WASHINGTON Feb 28 Banks and their regulators
should identify and address potential threats to banks'
reputations as they look to introduce new products and services
in the Internet age, a Federal Reserve official said on
Fed Governor Sarah Bloom Raskin said in remarks prepared for
a banking conference in Atlanta that banks' role in the
2007-2009 U.S. financial crisis battered the reputations of many
firms, and the industry as a whole, in the eyes of many
As Americans increasingly use social media sites such as
Facebook and Twitter, customer complaints about banks can be
amplified and could hurt their performance, she said.
Raskin cited the 2011 drama over a planned $5 debit-card fee
at Bank of America, which was partly fueled by backlash
on social media, as an example of the way consumer reactions
could hurt banks' reputations.
"A substantial portion of a bank's enterprise value comes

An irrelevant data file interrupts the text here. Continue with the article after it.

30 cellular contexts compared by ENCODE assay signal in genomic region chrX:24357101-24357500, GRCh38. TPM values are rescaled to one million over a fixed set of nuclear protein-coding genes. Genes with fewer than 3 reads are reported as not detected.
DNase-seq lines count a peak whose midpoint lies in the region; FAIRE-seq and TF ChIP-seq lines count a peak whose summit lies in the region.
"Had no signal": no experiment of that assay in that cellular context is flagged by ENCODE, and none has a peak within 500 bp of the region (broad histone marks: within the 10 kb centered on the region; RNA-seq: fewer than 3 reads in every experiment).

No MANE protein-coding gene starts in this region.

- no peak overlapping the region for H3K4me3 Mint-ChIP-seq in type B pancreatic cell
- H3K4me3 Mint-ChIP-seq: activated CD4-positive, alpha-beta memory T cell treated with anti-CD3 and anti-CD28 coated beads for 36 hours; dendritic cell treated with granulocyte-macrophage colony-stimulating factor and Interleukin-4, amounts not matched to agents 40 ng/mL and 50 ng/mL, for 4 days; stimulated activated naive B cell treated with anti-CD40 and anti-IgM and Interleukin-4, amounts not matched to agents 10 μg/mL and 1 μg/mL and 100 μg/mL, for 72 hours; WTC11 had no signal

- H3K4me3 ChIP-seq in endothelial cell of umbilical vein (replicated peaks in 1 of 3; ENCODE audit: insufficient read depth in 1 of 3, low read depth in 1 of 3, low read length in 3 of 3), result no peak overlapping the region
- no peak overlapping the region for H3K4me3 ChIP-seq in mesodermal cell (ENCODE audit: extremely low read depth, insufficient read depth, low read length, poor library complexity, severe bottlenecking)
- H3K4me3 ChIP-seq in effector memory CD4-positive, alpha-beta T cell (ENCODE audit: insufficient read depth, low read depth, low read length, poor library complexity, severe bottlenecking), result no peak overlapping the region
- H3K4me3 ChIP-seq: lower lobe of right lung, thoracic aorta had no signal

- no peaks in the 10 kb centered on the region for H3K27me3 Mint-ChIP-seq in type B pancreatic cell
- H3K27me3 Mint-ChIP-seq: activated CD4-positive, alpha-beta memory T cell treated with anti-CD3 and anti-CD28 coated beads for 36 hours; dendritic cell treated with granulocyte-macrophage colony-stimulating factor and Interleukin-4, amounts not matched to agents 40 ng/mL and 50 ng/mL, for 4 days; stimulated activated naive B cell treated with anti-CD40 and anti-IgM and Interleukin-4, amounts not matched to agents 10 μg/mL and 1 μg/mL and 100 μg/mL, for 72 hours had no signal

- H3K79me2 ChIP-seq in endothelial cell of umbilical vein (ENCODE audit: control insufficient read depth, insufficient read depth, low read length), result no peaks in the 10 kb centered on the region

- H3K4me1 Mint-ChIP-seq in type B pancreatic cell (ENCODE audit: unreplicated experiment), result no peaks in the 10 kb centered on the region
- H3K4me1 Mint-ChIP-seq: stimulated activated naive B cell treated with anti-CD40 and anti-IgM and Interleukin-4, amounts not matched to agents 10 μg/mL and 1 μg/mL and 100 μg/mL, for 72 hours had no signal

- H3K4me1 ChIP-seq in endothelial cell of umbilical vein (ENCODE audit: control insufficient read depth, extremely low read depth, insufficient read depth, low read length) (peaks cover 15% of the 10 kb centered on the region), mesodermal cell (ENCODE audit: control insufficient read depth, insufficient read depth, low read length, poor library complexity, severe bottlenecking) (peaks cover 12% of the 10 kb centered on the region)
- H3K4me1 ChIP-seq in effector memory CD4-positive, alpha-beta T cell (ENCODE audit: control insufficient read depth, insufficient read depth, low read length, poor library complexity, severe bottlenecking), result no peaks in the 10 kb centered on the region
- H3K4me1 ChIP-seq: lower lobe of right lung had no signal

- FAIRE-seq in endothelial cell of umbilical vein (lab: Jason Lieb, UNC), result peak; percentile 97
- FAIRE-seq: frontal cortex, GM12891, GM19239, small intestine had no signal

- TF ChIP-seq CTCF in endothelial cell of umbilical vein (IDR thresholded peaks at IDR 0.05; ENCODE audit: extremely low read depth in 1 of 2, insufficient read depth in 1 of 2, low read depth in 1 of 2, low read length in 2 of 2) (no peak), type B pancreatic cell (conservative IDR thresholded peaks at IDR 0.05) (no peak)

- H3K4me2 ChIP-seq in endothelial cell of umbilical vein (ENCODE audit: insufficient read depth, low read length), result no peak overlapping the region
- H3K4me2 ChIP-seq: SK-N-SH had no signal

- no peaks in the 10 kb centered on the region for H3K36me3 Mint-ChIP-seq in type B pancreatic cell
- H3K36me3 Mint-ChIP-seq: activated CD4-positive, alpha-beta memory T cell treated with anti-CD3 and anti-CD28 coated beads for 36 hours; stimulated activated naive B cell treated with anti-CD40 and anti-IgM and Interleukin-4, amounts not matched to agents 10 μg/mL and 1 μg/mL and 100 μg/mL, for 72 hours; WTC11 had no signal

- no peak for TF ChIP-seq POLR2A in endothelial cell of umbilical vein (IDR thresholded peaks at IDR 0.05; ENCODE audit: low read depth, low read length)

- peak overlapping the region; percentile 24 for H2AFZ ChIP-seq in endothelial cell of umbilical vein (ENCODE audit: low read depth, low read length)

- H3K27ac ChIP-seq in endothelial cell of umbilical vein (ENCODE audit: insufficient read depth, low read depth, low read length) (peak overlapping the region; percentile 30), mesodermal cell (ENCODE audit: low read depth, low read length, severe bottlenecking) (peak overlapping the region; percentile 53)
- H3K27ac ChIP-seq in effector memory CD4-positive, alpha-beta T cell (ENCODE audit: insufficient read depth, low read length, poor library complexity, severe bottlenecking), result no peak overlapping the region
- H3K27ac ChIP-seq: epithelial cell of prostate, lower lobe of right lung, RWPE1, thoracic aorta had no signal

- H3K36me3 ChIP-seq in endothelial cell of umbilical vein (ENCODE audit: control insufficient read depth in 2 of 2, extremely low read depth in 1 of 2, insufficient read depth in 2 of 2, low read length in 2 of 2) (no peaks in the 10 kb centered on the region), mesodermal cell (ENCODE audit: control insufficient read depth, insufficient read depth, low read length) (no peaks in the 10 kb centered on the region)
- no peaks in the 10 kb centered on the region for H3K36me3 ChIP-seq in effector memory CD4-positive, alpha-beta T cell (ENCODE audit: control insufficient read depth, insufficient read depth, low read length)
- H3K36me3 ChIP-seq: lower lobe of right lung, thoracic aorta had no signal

from intangible assets such as brand recognition and customer
loyalty that may not appear on the balance sheet but are
nevertheless critical to the bank's success," Raskin said.
"But when a bank already suffers from a poor reputation...it
likely will face difficulties in introducing new fee-generating
products or activities without inviting further criticism and
damage to its reputation," she said.
Raskin said cybersecurity threats, particularly after
several large banks' websites were hacked last year, represent
some of the biggest risks today as they could create
dissatisfaction among consumers or drive down confidence in
Significant work is under way to curb such risks, she said.